<p>Ok, for the DHT22, NodeMcu has the DHT module (library) built in. If you build your own .bin file, just ensure that the DHT module is included, then you are good to go.</p><p>The MQ135 dosn't need a library or NodeMcu module. This is strictly an analog sensor and the voltage can be read via TOUT. HOWEVER, the MQ135 is a 5.0v module. It needs the 5v to heat the sensor element. Therefore the analog output from the sensor would be from 0v to 5v. </p><p>ESP8266 is strictly 3.3v. You will need a voltage divider for that analog output. A couple of resistors and a zener to be safe. The upper level of the analog output needs to be 3.3v. And you want to maintain the full 10bit voltage range.</p><p>Since the MQ135 requires some serious calibration for any environment, perhaps you could try to run it at 3.3v, it may give results that meet your needs. However the datasheet is clear about 5v.</p><p>No resistors needed for the DHT22, this is a digital sensor.</p><p>You will need a 10k to ground for the MQ135. </p><p>Calibration for the MQ135, as stated in the datasheet involves a range of recommend R values and trial and error. </p>
many many thanks for reply...<br>serial-value is nothing but some serial data (&quot;hallow world &quot;,etc )<br>i wanna add up these two (force &amp; bend) sensors and plot their serial data in a web browser.after that i will try for make excel file with these data.
<p>Ok, There two ways to do this.</p><p>1. Collect the data and write that data to a file in the ESP. Simply open a file to w+ and write the TOUT for each sensor. Perhaps:</p><p>file.open(&quot;adcvalue.lua&quot;,&quot;w+&quot;)<br>w = file.writeline<br>w(&quot;adc value&quot;..adc.read(0)..&quot;\n&quot;)<br>file.close()</p><p>Do this every time you loop.</p><p>2. If you plan on having many,many readings (data sets) perhaps you should send it to a real server that can save the data.</p><p>Send a header to your server with the readings. Perhaps:</p><p>header = &quot;<a href="http://www.yourserver.com/" rel="nofollow">http://www.yourserver.com/</a>?adc1value=&quot;..adc.read(0)..&quot;&amp;adc2value=&quot;..adc.read(0)..&quot;</p><p>Then send the header and have your server parse this &quot;get&quot; request.</p>
<p>Thanks again..</p><p>Is there any way to see serial readings of arduino via ESP8266?</p><p>more clearly, i want to setup a wi-fi enabled arduino for serial readings.</p><p>expecting coding,schematics,links whatever u can share!!</p>
<p>i want to see these serial-value in any serial monitoring s/w.i need to plot these data wirelessly.can u help me!!??</p><p>Thanks..</p>
<p>Can you be more specific about 'serial-value'? The ESP can send ADC or any other internal data via WIFI. The ESP can 'post' to a webserver or have a browser send a request to the ESP and exchange data.</p>
<p>if i used the adc in the esp8266 the wifi is working?</p>
<p>Can you be more specific?</p>
<p>As far as I know, WiFi and ADC can't be used simultaneousely on ESP8266</p>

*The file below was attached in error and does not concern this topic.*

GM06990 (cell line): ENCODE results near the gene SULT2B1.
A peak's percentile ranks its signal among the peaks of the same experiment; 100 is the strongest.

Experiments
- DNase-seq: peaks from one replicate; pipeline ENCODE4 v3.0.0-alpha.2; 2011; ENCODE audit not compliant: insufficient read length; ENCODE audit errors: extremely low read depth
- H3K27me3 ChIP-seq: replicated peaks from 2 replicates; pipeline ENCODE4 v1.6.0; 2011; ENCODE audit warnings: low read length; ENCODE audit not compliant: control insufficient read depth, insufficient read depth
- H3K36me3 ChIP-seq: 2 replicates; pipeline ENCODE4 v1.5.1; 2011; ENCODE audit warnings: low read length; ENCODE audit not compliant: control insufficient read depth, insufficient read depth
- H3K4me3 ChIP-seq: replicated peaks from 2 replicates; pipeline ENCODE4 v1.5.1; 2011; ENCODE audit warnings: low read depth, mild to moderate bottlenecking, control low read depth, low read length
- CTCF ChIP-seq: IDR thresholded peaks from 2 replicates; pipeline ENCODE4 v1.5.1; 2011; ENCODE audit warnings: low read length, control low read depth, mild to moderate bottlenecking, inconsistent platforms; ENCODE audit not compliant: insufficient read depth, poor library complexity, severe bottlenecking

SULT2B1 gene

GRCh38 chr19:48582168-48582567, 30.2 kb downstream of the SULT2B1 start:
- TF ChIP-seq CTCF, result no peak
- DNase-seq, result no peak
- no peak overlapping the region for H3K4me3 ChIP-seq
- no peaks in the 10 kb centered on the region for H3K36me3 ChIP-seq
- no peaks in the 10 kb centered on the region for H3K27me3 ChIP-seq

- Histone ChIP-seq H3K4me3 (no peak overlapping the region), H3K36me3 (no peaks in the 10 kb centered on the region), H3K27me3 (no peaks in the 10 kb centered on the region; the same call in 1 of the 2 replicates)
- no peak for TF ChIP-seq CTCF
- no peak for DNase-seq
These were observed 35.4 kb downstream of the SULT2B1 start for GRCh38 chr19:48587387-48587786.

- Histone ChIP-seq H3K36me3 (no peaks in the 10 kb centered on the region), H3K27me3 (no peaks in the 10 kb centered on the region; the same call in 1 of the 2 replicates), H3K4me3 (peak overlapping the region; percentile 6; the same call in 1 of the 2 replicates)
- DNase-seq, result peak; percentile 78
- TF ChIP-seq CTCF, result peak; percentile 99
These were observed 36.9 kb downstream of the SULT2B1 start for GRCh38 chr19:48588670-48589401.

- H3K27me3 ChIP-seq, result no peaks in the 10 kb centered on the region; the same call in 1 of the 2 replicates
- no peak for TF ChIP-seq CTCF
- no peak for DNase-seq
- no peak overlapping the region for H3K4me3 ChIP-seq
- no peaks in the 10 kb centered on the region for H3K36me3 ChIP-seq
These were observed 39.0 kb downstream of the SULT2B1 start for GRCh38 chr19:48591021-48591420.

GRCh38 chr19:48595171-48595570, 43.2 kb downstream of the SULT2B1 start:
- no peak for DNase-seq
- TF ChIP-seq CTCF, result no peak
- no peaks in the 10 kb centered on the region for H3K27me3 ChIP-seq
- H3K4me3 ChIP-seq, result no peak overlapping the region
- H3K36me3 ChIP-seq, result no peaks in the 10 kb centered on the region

<p>Using NodeMcu, I find that the ADC and WiFi work together with no issues. Perhaps some internal chip timing disables one or the other during a cycle. The esp is single threaded. At 80 or 160Mhz it would be hard to detect. </p>
<p>Thanks a lot for your info! </p>
<p>i'm making huge progress.. wiring is done, now working on the code. check it out, thank you so much for your help.!!</p>
<p>This is a really interesting and creative approach. Is there any measurable interaction between the sensors readings? Meaning if I have a large resistance on one of the three sensors, and a high capacitive load on another, a third measuring smaller resistances... Are there parts that suffer in accuracy?</p>
<p>The diodes do a very good job isolating the sensors. With the above schematic, I see less than 2% variance between readings. I don't see any interaction based on the readings of individual sensors. That is for example, shinning a light on the LDR and bringing it up to 1024 does not change the others. The sensors are isolated from each other. I mostly attribute this small variance to less than optimal breadboard connections. Soldered connections are optimal.</p><p>Without diodes all the sensors act as one. Applying voltage to one sensor connects the circuits in the other sensors. I believe its doubtful that one could create an algorithm to determine the correct reading not knowing the resistance presented at the other sensors. </p><p>Even with diodes, adding more sensors will change the capacitance of the circuit and will change the readings. However, this would be a fixed calculable change and will affect all sensors attached. Adding more sensors would require more fine tuning. I would start with the pull down resistor on the ADC wire.</p><p>As for accuracy, the sensors are extremely accurate. That is, presented with a constant voltage and stimulus, they provide constant results. </p><p>I do find some oddities that I believe are causing issues. One being the ADC pin outputs about +1.5v. I would like to see no voltage at an 'input' pin. Another is that the GPIOs output 3.0v when set HIGH rather than 3.3v. However, I suspect that the module is acting correctly, its probably my knowledge and understanding of this module that needs to catch up. :) </p>